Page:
This post appears here courtesy of ECU News Services
. The author of this post is Crystal Baity
East Carolina University students Brett Howard and Kristi Roller rehearse in Fletcher Music Center for their upcoming Premiere Performances concert. (Photos by Rhett Butler)
Student composers and musicians are collaborating in a unique hands-on learning experience to create and perform original music in East Carolina University's School of Music.
This semester, ECU sophomore Brett Howard has written a musical work for junior Kristi Roller's string quartet to debut during a Premiere Performances concert on Nov. 15 in the A.J. Fletcher Recital Hall.
"Premiere Performances concerts offer a chance for our student composers to collaborate with student musicians in every step of the creative process: from identifying and securing performers, to sharing sketches and ideas, to creating the final score and parts, to planning and facilitating rehearsals, to producing the final concert performance,"
said Dr. Travis Alford, assistant professor of music composition and theory and director of the North Carolina NewMusic Initiative at ECU. "It's 'hands-on learning' at its finest, for both the composers and the performers."
Howard, a music education major from La Grange, said he has been interested in composition since high school. However, this piece wasn't his idea. At the end of last semester, professor Edward Jacobs suggested that Howard write for a standard string quartet - a departure from his primary instrument, which is tuba.
"The point of this piece was that I wanted to experience what it was to move out of a comfort zone in a harmonic way,"
Howard said of his experimentation with tones, pitches and chords.
Howard and Roller met in the School of Music's composition studio, where students work weekly with composition professors.
As a cello performance major, Roller said it's rewarding to be able to work with and play music written by someone she knows. "We play so many pieces of music written by people who are no longer alive. You can't ask them any questions about it. So being able to formulate questions for a living composer and being able to really carry what they want across to a piece is so valuable,"
Alford said student performers gain experience shaping and bringing new pieces to life, while composers are able to hear their music played by live musicians and not just a computer.
"This is very different than rehearsing an existing piece from the repertoire, which has been through countless edits and editions, and of which there are (perhaps multiple) existing recordings and interpretations,"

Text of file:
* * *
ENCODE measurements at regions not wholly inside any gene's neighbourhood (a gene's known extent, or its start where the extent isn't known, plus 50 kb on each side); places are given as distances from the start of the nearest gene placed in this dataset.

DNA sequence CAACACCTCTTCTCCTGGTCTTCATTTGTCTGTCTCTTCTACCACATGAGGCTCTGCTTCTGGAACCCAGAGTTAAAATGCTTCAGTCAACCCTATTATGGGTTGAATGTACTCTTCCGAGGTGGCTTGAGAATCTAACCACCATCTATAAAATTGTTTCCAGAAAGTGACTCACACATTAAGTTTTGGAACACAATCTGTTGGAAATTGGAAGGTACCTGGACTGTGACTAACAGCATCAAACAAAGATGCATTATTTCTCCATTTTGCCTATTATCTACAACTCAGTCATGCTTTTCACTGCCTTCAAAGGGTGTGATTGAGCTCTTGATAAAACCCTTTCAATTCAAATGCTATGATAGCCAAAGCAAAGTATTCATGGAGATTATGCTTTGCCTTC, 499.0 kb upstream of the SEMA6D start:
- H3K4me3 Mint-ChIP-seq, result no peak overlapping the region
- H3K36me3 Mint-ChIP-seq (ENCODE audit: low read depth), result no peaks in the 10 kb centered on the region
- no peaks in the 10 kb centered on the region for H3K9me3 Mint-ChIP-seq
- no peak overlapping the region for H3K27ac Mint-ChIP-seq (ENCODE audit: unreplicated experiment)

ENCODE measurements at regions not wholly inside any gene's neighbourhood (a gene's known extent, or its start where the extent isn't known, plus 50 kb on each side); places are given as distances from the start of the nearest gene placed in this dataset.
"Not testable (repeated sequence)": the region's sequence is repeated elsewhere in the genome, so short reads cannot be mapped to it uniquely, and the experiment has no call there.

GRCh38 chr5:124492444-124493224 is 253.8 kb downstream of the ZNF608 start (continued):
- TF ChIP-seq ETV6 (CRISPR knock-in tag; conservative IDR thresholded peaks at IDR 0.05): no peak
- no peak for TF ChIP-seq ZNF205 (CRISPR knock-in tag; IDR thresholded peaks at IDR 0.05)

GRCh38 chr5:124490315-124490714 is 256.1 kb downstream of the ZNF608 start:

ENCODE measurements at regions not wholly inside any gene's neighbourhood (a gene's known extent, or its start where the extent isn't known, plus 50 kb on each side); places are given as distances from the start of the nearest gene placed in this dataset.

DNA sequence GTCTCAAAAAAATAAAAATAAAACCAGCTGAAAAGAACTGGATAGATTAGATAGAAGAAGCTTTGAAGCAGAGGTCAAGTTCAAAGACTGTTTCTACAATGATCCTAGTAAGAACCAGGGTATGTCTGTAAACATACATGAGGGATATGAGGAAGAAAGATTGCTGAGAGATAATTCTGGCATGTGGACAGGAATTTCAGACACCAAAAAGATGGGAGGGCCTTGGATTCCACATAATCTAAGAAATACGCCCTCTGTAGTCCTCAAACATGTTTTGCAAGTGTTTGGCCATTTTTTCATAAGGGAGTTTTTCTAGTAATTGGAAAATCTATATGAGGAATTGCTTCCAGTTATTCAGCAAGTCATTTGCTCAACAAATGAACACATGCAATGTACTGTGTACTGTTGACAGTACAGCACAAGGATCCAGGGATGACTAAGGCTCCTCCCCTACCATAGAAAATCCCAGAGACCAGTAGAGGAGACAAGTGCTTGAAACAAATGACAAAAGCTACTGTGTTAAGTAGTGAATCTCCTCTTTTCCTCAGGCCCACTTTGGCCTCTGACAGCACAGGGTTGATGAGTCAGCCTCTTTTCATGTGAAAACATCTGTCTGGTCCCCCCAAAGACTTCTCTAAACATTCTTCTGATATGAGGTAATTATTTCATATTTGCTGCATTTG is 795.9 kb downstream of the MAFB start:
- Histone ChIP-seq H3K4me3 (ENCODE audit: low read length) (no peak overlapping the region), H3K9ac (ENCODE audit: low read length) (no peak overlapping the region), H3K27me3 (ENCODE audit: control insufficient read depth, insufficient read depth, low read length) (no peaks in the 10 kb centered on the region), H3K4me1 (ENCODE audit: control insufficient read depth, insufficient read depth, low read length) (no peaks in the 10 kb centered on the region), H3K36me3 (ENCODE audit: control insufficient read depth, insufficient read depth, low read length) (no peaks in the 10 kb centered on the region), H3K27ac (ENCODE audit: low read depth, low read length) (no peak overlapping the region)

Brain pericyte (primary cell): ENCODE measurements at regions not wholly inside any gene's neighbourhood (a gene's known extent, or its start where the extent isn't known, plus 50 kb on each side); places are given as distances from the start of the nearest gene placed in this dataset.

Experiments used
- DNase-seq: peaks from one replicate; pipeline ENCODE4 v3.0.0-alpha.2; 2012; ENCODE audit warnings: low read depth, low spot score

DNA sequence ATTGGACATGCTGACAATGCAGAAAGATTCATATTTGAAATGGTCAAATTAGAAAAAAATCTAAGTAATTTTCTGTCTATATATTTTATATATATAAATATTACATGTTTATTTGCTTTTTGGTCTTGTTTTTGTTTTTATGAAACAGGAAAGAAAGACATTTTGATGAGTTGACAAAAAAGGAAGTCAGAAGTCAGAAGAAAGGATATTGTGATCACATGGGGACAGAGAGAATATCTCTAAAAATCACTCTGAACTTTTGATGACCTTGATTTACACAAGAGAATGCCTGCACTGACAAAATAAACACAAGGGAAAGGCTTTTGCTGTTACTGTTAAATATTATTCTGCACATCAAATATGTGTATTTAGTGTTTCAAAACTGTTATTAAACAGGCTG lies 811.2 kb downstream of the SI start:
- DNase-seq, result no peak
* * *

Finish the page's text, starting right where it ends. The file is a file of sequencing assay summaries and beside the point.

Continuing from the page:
he said. "When premiering a piece, all you have is the score and your own musical intuition - your performance is automatically the 'definitive' interpretation!"
ECU School of Music alumni Brittany Green and Emerson Voss said participating in Premiere Performances helped them develop as composers and collaborators.
"A new piece of music, especially when you are a young composer, is like a theory,"
Green said. "You have a musical idea that you think is interesting and would work well in a piece of music, but without a lot of prior experience writing for that instrumentation, you don't know for sure. Premiere Performances gives you the opportunity to have a 'proof of concept,' work out the kinks and develop working relationships with performers."
Green, who earned her master's degree in music composition and theory at ECU, said her participation in Premiere Performances contributed to her portfolio needed for graduate school applications. Those materials helped her get acceptance and funding from three doctoral programs and be awarded a Dean's Graduate Fellowship at Duke University, where she is pursuing a doctorate in music composition.
"I've also used recordings from Premiere Performance recordings to apply to conferences, festivals and other opportunities, several of which I was awarded,"
Green said. It offered paid professional opportunities by connecting Green with performers and venues that she could receive commissions, royalties and sales. Two pieces that Green premiered at ECU have been some of her most performed work internationally. She counts at least a dozen opportunities that she received that came directly from submitting recordings from Premiere Performances.
Voss, who is pursuing a doctorate in music composition and theory at the University of Pittsburgh, said being in the ECU School of Music and Premiere Performances helped him grow as a person and artist. He composed two to three pieces for Premiere Performances, including "Filters"
for a wind ensemble. "It was amazing to do that. It was a lot of organization and negotiation, talking with performers,"
Voss said. "It was an opportunity to hear your music, which is pretty essential as a composer."
Voss said ECU's music program offered freedom to experiment; he even created a film with the dance department before graduating with a degree in composition and theory in 2017. "I felt secure enough to be able to take risks," he said. "It was mostly an environment where I felt like I could be free to explore what was on my mind and grow a lot."
That mentality is liberating and allows students to find their voices and become well-rounded musicians in an increasingly diverse, competitive field, Roller and Howard said.
"We're told all the time by our composition professors that, 'Look, you have the entire world, the realm of music is at your fingertips and you can orchestrate it the way you want it. If you want a specific sound, you can do that,'"
Howard said. "When it comes to the opportunities and experiences we're going to have here, and how it helps us move forward, we can change the world of music, maybe in small ways, maybe in big ways."
Premiere Performances will be a free concert at 7:30 p.m. Nov. 15 in Fletcher Recital Hall. The concert will also be live streamed. For more information, visit https://music.edu.edu.